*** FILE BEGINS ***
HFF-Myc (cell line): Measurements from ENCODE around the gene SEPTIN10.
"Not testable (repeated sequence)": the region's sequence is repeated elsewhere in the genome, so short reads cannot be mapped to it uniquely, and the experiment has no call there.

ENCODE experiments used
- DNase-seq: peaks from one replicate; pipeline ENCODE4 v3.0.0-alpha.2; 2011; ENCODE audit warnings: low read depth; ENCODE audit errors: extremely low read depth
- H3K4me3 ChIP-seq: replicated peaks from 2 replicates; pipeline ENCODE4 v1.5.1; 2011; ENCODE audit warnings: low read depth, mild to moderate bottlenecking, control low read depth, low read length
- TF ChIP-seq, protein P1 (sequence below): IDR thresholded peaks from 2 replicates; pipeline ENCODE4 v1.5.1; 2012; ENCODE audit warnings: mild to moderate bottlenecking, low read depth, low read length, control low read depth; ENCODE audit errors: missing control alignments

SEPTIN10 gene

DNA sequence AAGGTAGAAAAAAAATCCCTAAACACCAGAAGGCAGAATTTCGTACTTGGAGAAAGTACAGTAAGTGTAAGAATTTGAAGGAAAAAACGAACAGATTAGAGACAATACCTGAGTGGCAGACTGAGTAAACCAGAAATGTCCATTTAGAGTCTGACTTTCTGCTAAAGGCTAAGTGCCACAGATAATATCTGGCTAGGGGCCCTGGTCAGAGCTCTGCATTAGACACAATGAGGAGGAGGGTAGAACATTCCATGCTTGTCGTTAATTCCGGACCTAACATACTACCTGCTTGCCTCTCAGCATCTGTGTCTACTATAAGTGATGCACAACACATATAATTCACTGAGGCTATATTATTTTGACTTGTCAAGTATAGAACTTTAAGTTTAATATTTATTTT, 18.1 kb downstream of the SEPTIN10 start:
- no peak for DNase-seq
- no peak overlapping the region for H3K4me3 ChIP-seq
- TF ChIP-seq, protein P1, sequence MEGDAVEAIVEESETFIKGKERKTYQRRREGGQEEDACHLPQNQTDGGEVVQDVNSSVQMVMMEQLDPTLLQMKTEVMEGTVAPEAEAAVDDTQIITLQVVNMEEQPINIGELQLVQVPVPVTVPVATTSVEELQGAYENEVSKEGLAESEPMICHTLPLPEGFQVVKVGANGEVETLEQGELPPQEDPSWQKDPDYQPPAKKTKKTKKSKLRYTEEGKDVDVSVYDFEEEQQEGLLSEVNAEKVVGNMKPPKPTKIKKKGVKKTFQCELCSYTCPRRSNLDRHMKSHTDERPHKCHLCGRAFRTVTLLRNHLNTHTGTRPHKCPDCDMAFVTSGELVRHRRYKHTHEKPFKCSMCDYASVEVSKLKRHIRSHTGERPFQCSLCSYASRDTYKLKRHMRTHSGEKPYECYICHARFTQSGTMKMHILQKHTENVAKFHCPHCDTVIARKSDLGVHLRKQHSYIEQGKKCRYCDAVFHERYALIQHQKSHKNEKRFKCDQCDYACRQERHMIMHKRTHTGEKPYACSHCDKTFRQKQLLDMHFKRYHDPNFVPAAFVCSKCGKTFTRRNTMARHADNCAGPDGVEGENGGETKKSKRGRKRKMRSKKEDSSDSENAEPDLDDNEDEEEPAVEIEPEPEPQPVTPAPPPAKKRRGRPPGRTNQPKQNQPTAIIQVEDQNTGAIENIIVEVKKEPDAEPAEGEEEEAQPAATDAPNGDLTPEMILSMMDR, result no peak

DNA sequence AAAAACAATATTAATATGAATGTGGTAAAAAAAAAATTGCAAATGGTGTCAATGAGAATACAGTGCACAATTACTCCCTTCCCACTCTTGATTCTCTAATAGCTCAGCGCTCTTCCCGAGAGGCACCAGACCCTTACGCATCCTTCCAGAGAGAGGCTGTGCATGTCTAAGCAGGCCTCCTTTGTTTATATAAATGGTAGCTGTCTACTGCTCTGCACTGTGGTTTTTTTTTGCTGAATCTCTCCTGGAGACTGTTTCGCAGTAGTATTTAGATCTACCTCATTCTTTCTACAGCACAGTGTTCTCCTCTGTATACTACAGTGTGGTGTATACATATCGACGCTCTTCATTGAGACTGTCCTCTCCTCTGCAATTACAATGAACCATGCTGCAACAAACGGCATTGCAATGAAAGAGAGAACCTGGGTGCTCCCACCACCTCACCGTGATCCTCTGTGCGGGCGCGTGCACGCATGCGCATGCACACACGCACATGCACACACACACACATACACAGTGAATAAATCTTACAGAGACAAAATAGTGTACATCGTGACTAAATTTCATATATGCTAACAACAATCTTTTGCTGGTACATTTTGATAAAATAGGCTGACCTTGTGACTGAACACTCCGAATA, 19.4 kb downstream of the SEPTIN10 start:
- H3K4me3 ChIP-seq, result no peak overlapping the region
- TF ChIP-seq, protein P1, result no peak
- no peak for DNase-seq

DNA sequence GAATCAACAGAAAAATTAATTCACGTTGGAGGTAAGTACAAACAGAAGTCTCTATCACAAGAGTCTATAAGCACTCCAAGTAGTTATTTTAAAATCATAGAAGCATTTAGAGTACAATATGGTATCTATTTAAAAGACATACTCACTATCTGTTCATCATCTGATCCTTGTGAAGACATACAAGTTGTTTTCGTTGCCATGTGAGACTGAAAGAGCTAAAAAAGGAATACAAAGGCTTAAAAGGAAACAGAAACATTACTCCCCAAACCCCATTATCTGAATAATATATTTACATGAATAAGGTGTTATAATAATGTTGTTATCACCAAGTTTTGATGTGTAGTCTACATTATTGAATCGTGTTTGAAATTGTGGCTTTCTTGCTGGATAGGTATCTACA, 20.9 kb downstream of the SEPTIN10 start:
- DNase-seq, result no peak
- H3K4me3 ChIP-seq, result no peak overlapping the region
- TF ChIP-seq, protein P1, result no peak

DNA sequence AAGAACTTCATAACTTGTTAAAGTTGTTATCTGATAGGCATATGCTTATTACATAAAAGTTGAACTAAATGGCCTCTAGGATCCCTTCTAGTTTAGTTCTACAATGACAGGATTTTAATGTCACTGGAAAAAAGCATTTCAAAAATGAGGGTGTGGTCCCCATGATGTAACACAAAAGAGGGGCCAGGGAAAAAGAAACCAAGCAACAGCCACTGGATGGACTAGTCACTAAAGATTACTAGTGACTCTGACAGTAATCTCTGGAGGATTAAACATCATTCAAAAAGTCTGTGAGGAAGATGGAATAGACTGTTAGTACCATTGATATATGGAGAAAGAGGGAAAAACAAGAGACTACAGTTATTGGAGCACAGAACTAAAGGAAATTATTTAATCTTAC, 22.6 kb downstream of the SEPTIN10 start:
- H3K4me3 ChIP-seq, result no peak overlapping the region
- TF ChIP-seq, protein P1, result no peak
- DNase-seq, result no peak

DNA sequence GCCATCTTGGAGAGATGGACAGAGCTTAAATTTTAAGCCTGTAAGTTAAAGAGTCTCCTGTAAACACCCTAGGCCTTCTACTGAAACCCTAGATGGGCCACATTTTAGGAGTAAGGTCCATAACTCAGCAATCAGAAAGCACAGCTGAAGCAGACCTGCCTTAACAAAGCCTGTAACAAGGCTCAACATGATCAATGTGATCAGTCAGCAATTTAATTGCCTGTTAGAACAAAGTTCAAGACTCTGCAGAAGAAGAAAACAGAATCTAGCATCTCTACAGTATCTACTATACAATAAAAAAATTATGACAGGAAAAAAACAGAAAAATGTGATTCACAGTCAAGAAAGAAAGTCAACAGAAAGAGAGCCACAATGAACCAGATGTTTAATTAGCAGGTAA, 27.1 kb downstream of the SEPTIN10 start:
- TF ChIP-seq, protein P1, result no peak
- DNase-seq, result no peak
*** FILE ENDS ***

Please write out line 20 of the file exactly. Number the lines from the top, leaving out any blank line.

DNA sequence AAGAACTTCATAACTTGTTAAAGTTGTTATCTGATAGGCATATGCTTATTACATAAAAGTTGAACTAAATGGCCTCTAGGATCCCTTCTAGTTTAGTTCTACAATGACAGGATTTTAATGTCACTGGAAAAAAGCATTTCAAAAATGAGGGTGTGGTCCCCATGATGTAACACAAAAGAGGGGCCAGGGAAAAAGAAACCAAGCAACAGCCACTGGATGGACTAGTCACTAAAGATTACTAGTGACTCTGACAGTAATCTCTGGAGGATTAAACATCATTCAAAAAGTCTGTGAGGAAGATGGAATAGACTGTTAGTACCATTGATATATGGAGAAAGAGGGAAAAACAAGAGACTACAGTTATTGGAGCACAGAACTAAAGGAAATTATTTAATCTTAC, 22.6 kb downstream of the SEPTIN10 start: